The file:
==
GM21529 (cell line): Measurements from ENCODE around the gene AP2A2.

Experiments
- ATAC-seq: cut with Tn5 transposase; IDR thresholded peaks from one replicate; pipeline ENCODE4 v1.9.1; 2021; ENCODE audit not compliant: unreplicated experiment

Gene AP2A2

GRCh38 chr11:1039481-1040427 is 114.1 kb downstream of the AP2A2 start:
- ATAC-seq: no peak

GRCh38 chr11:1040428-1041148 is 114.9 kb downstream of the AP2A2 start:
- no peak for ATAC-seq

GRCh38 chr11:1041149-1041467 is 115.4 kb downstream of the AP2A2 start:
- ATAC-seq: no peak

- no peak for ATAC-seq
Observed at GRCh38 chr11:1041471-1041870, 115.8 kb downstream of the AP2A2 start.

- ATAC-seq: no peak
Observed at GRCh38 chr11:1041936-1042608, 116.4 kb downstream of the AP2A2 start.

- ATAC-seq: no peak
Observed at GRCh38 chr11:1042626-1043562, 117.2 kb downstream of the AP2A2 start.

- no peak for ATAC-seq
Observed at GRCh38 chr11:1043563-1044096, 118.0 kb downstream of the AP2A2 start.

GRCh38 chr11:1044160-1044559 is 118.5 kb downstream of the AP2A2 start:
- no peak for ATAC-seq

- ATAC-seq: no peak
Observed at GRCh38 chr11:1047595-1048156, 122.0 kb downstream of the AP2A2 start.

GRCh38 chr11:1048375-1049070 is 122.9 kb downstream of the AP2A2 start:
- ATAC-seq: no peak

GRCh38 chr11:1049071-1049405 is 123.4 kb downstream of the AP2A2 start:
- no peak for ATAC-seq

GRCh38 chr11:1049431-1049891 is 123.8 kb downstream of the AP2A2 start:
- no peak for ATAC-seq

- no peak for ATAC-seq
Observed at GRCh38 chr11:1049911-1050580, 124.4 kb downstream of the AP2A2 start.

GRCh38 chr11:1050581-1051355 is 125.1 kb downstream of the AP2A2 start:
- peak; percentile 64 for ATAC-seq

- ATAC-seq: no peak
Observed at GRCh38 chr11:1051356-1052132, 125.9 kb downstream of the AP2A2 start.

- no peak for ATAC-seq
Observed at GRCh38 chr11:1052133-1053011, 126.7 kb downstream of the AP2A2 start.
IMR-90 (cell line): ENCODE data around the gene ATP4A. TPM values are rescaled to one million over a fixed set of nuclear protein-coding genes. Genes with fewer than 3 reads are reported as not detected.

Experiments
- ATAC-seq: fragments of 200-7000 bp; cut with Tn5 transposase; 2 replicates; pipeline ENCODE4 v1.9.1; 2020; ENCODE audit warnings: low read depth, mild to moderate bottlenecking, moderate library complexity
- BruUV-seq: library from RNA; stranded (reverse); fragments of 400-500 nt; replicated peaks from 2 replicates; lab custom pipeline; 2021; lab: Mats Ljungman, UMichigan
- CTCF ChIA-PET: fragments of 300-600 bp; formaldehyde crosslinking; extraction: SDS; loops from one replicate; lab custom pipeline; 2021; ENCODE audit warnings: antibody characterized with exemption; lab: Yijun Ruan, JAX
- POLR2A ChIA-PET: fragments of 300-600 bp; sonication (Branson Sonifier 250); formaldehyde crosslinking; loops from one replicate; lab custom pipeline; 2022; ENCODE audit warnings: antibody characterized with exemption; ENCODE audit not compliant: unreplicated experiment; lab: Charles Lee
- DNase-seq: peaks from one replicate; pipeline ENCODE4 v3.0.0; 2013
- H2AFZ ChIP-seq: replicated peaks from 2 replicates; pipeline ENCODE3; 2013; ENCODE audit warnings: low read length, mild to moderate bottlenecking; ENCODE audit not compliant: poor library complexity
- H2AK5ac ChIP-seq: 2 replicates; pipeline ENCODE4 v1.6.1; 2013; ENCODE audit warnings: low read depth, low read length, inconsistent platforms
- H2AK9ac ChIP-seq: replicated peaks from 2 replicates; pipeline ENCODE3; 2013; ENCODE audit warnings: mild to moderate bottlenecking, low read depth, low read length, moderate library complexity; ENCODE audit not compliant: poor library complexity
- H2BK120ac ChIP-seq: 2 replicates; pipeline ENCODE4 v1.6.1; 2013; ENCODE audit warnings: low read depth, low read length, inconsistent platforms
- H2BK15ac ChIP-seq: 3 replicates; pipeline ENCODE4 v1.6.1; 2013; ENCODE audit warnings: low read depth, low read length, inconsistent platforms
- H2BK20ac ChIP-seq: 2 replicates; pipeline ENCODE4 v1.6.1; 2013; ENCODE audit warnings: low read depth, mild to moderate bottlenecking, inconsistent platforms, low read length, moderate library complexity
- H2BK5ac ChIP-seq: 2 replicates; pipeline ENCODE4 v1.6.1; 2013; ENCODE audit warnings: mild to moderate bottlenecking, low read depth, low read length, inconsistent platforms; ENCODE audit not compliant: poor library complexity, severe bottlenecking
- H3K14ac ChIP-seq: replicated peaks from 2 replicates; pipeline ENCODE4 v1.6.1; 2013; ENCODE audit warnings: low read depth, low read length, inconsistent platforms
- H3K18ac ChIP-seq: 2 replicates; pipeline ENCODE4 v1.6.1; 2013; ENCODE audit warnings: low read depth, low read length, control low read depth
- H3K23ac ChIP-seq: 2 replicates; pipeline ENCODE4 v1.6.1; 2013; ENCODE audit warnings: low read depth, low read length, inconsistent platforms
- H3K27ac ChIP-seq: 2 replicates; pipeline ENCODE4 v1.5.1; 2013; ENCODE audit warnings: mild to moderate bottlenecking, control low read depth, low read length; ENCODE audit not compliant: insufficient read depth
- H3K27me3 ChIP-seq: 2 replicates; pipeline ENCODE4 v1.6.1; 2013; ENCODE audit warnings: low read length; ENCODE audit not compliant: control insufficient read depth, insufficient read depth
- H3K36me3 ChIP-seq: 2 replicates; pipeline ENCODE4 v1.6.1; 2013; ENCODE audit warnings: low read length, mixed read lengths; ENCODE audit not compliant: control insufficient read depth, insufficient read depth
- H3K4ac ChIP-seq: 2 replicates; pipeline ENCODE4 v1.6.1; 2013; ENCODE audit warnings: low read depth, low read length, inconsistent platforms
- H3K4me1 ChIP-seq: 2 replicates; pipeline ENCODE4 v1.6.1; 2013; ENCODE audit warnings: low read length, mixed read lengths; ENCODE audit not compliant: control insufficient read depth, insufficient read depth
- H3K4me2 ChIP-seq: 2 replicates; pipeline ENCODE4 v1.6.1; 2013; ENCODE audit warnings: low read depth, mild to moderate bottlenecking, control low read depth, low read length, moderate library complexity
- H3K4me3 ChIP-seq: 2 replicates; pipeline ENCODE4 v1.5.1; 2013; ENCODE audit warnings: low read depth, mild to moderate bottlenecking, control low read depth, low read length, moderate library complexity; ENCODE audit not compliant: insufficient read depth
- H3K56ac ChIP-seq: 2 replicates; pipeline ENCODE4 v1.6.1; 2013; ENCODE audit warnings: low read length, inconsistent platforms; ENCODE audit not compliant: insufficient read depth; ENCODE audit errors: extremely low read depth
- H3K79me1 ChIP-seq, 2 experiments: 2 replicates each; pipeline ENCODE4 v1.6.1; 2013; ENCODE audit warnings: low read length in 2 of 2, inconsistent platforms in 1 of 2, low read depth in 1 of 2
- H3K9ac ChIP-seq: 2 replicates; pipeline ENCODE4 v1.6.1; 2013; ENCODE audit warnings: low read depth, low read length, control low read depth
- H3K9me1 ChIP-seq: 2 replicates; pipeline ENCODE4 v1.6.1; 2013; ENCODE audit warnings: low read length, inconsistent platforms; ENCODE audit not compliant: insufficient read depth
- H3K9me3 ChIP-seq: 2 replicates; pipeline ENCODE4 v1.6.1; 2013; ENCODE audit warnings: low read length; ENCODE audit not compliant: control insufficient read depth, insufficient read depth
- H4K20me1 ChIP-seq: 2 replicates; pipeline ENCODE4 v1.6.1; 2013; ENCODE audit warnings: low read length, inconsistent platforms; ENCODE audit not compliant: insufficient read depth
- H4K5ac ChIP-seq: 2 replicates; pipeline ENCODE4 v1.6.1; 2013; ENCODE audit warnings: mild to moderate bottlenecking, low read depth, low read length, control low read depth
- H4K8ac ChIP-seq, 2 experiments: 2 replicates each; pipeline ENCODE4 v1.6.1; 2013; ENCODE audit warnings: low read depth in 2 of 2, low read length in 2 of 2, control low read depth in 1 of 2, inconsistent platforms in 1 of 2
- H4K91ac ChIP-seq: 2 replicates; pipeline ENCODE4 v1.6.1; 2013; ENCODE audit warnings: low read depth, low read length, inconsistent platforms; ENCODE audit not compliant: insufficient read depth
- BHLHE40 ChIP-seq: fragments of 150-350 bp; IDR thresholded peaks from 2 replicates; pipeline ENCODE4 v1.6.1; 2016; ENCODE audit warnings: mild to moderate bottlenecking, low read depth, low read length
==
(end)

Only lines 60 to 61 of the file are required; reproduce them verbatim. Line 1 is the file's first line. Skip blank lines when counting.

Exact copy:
- H3K4me3 ChIP-seq: 2 replicates; pipeline ENCODE4 v1.5.1; 2013; ENCODE audit warnings: low read depth, mild to moderate bottlenecking, control low read depth, low read length, moderate library complexity; ENCODE audit not compliant: insufficient read depth
- H3K56ac ChIP-seq: 2 replicates; pipeline ENCODE4 v1.6.1; 2013; ENCODE audit warnings: low read length, inconsistent platforms; ENCODE audit not compliant: insufficient read depth; ENCODE audit errors: extremely low read depth